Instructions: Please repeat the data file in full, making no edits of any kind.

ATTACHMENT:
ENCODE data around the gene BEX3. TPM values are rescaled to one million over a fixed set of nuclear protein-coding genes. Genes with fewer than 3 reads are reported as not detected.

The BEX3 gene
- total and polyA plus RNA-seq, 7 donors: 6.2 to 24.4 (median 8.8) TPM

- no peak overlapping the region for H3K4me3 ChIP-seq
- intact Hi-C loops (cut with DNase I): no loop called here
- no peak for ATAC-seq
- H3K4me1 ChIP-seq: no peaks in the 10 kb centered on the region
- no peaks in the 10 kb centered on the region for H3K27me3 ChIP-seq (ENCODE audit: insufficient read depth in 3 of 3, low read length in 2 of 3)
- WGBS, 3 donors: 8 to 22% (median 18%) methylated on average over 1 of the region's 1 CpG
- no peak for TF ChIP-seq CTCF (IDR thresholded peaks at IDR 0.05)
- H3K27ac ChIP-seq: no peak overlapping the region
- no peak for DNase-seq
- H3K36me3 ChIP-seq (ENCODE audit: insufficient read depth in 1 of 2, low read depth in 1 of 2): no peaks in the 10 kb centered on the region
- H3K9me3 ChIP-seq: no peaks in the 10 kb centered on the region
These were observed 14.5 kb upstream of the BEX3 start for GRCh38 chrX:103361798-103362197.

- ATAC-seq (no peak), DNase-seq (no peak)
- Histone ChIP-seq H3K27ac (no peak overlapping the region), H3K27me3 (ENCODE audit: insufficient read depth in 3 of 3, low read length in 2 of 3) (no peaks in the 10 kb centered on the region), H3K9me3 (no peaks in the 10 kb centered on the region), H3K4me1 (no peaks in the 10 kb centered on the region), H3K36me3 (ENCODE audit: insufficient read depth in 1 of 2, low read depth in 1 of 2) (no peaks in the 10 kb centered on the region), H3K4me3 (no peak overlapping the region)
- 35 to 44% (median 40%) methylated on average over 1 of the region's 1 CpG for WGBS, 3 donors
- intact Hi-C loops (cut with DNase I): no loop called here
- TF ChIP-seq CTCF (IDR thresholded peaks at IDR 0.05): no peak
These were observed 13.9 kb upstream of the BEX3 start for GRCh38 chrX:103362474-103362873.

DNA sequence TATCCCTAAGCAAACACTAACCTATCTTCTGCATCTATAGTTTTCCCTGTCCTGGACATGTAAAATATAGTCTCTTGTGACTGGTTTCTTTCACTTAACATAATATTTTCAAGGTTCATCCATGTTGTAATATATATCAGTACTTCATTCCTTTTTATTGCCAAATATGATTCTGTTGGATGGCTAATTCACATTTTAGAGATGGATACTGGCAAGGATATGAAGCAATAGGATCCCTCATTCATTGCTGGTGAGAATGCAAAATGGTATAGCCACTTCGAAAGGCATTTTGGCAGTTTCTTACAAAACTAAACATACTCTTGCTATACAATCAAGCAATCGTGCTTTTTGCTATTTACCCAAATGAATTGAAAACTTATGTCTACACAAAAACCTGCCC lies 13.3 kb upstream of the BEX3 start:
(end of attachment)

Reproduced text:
ENCODE data around the gene BEX3. TPM values are rescaled to one million over a fixed set of nuclear protein-coding genes. Genes with fewer than 3 reads are reported as not detected.

The BEX3 gene
- total and polyA plus RNA-seq, 7 donors: 6.2 to 24.4 (median 8.8) TPM

- no peak overlapping the region for H3K4me3 ChIP-seq
- intact Hi-C loops (cut with DNase I): no loop called here
- no peak for ATAC-seq
- H3K4me1 ChIP-seq: no peaks in the 10 kb centered on the region
- no peaks in the 10 kb centered on the region for H3K27me3 ChIP-seq (ENCODE audit: insufficient read depth in 3 of 3, low read length in 2 of 3)
- WGBS, 3 donors: 8 to 22% (median 18%) methylated on average over 1 of the region's 1 CpG
- no peak for TF ChIP-seq CTCF (IDR thresholded peaks at IDR 0.05)
- H3K27ac ChIP-seq: no peak overlapping the region
- no peak for DNase-seq
- H3K36me3 ChIP-seq (ENCODE audit: insufficient read depth in 1 of 2, low read depth in 1 of 2): no peaks in the 10 kb centered on the region
- H3K9me3 ChIP-seq: no peaks in the 10 kb centered on the region
These were observed 14.5 kb upstream of the BEX3 start for GRCh38 chrX:103361798-103362197.

- ATAC-seq (no peak), DNase-seq (no peak)
- Histone ChIP-seq H3K27ac (no peak overlapping the region), H3K27me3 (ENCODE audit: insufficient read depth in 3 of 3, low read length in 2 of 3) (no peaks in the 10 kb centered on the region), H3K9me3 (no peaks in the 10 kb centered on the region), H3K4me1 (no peaks in the 10 kb centered on the region), H3K36me3 (ENCODE audit: insufficient read depth in 1 of 2, low read depth in 1 of 2) (no peaks in the 10 kb centered on the region), H3K4me3 (no peak overlapping the region)
- 35 to 44% (median 40%) methylated on average over 1 of the region's 1 CpG for WGBS, 3 donors
- intact Hi-C loops (cut with DNase I): no loop called here
- TF ChIP-seq CTCF (IDR thresholded peaks at IDR 0.05): no peak
These were observed 13.9 kb upstream of the BEX3 start for GRCh38 chrX:103362474-103362873.

DNA sequence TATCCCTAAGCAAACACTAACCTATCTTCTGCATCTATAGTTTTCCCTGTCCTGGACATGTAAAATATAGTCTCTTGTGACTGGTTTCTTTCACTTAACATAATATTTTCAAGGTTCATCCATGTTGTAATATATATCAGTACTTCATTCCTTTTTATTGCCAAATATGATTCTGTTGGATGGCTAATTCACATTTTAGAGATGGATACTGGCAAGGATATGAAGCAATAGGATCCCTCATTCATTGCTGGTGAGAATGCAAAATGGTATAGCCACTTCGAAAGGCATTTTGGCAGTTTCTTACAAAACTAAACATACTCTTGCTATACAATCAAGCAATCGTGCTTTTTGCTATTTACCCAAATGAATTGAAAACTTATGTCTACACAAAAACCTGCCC lies 13.3 kb upstream of the BEX3 start: